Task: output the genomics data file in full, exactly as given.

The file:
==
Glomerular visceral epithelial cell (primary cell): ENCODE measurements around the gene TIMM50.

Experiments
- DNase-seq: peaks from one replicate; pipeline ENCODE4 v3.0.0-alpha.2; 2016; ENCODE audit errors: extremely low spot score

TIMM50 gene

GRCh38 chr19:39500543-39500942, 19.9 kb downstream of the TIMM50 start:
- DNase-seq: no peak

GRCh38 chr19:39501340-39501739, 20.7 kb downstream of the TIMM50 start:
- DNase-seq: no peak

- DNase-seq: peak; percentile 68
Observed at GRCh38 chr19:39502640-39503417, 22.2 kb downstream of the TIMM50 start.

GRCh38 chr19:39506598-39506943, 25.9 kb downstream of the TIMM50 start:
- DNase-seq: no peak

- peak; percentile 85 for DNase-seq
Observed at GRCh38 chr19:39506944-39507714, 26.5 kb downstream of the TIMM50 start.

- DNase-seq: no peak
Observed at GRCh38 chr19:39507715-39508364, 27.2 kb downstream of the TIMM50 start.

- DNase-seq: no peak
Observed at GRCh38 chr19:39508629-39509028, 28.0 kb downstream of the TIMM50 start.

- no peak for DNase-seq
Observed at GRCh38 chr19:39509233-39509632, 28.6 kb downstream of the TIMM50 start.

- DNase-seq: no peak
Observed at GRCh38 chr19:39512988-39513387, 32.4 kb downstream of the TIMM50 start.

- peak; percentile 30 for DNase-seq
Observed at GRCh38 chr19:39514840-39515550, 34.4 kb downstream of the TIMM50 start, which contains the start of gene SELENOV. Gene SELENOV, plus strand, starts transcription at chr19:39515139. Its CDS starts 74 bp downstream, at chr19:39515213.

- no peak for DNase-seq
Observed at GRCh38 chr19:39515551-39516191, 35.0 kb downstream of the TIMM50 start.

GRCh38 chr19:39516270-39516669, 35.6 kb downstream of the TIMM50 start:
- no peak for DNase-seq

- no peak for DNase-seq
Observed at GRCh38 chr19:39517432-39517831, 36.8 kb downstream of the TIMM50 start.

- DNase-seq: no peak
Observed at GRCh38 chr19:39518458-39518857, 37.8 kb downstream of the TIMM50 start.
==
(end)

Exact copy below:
Glomerular visceral epithelial cell (primary cell): ENCODE measurements around the gene TIMM50.

Experiments
- DNase-seq: peaks from one replicate; pipeline ENCODE4 v3.0.0-alpha.2; 2016; ENCODE audit errors: extremely low spot score

TIMM50 gene

GRCh38 chr19:39500543-39500942, 19.9 kb downstream of the TIMM50 start:
- DNase-seq: no peak

GRCh38 chr19:39501340-39501739, 20.7 kb downstream of the TIMM50 start:
- DNase-seq: no peak

- DNase-seq: peak; percentile 68
Observed at GRCh38 chr19:39502640-39503417, 22.2 kb downstream of the TIMM50 start.

GRCh38 chr19:39506598-39506943, 25.9 kb downstream of the TIMM50 start:
- DNase-seq: no peak

- peak; percentile 85 for DNase-seq
Observed at GRCh38 chr19:39506944-39507714, 26.5 kb downstream of the TIMM50 start.

- DNase-seq: no peak
Observed at GRCh38 chr19:39507715-39508364, 27.2 kb downstream of the TIMM50 start.

- DNase-seq: no peak
Observed at GRCh38 chr19:39508629-39509028, 28.0 kb downstream of the TIMM50 start.

- no peak for DNase-seq
Observed at GRCh38 chr19:39509233-39509632, 28.6 kb downstream of the TIMM50 start.

- DNase-seq: no peak
Observed at GRCh38 chr19:39512988-39513387, 32.4 kb downstream of the TIMM50 start.

- peak; percentile 30 for DNase-seq
Observed at GRCh38 chr19:39514840-39515550, 34.4 kb downstream of the TIMM50 start, which contains the start of gene SELENOV. Gene SELENOV, plus strand, starts transcription at chr19:39515139. Its CDS starts 74 bp downstream, at chr19:39515213.

- no peak for DNase-seq
Observed at GRCh38 chr19:39515551-39516191, 35.0 kb downstream of the TIMM50 start.

GRCh38 chr19:39516270-39516669, 35.6 kb downstream of the TIMM50 start:
- no peak for DNase-seq

- no peak for DNase-seq
Observed at GRCh38 chr19:39517432-39517831, 36.8 kb downstream of the TIMM50 start.

- DNase-seq: no peak
Observed at GRCh38 chr19:39518458-39518857, 37.8 kb downstream of the TIMM50 start.